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In most Visual Basic 6 projects, the number of controls on a
form are set at design time and don’t change when the program runs. But what if
you have a situation where the number of controls needed isn’t known until
runtime? For example, the program could read data from a database and need to
display one control for each record that was found. This tip shows you how to
add controls to a form at runtime. This technique is also applicable to
essentially any Visual Basic control.

Add controls

To add controls at runtime, there must already be at least
one instance of the control on the form, and it must be part of a control
array. To create a control array containing only a single control, add the
control to the form and then set its Index
property to 0. This control doesn’t have to be visible.

When the program runs, you add additional controls with the
Load statement: Load ControlName(Index).

ControlName
is the Name property of the control
array you created and Index is the Index property of the new control. You
should start at 1 because Index 0 is
already taken by the control you placed on the form at design time.

Each control that you add in this way initially has the same
properties as the original control. You’ll have to change at least the Top and
Left properties to prevent all the added controls from displaying at the same
position onscreen.


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An example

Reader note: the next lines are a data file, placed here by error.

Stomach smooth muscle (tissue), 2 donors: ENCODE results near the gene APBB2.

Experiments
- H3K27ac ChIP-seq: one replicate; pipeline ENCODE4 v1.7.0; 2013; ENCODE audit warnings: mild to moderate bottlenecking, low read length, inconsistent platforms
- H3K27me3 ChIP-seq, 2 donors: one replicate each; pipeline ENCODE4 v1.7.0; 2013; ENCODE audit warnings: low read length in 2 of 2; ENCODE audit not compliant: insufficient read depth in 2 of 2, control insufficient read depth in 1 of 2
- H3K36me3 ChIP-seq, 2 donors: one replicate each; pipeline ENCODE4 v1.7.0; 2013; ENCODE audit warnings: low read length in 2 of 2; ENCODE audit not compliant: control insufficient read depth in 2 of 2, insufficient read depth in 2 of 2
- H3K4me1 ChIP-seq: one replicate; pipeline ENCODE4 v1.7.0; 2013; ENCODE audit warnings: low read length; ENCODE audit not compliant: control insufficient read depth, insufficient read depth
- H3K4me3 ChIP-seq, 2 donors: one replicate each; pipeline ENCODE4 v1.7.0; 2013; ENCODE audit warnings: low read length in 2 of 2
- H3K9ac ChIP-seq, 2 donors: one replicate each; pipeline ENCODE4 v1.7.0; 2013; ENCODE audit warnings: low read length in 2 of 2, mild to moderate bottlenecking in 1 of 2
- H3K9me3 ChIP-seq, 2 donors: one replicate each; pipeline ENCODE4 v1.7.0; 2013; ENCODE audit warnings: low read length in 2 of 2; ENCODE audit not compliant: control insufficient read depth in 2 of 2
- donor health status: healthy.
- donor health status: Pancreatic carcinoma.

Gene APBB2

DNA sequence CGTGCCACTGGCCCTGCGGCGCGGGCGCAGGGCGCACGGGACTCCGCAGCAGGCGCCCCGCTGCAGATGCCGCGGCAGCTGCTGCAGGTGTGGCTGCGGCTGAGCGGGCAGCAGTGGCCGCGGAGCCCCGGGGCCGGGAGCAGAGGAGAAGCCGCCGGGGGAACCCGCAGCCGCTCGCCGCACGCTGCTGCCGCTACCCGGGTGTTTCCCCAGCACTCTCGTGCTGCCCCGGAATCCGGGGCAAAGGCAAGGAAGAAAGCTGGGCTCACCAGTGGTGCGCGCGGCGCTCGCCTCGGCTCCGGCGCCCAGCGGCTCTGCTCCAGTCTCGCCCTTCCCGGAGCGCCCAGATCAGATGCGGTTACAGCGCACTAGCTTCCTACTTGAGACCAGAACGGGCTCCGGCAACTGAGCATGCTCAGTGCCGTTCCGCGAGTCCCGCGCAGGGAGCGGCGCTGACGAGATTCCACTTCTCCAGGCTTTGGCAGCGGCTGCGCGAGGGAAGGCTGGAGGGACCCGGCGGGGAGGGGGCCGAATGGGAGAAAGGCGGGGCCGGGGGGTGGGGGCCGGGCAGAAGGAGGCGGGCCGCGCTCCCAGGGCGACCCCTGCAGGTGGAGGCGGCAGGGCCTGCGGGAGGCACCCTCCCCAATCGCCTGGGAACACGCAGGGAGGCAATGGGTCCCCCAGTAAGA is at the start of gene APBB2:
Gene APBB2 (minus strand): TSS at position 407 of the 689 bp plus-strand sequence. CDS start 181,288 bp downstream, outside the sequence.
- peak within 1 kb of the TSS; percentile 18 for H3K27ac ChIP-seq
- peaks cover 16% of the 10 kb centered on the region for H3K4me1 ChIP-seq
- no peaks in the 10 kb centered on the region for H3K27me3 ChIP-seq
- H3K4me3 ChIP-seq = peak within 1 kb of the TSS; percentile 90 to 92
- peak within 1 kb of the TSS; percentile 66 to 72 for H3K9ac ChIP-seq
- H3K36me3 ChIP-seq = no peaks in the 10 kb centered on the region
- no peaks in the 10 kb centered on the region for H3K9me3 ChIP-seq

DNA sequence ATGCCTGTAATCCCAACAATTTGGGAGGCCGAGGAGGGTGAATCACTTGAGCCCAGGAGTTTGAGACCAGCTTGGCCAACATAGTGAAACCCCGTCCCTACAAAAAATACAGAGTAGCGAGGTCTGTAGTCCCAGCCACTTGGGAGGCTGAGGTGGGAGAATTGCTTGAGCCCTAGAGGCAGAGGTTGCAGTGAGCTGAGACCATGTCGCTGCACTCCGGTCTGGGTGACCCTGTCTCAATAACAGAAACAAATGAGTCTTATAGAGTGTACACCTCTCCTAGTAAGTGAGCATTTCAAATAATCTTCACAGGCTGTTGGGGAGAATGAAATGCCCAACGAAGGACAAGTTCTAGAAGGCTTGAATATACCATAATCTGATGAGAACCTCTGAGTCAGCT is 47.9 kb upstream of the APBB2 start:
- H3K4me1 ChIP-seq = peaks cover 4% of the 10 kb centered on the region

The variable rs
refers to a recordset that contains
information about rooms in a dormitory. The code goes through the recordset and for each room, creates a Label control (lblRoom), and then a ListBox control (lstRoom). It then positions them in a grid on the form.
ROOM_LIST_HEIGHT and ROOM_LIST_WIDTH are constants that specify the control
size and are defined elsewhere.

col = 0
row = 0
Do While Not rs.EOF
    recordnumber = rs.AbsolutePosition
    Load lblRoom(recordnumber)
    lblRoom(recordnumber).Caption = “Room ” & rs.Fields(“RoomNumber”).Value
    lblRoom(recordnumber).Top = row * (ROOM_LIST_HEIGHT * 1.3) + 300
    lblRoom(recordnumber).Left = col * (ROOM_LIST_WIDTH * 1.2) + 500
    lblRoom(recordnumber).Visible = True
    Load lstRoom(recordnumber)
    lstRoom(recordnumber).Left = lblRoom(recordnumber).Left
    lstRoom(recordnumber).Top = lblRoom(recordnumber).Top + _
        lblRoom(recordnumber).Height + 10
    lstRoom(recordnumber).Visible = True
    rs.MoveNext
    col = col + 1
    If col = 3 Then
        col = 0
        row = row + 1
    End If
Loop

Adding controls to a form at runtime can give your program
the flexibility that’s necessary to react to changing data and circumstances.

Peter Aitken has been programming with Visual Basic since Version
1.0. He has written numerous books and magazine articles on Visual Basic and
other computer and programming topics.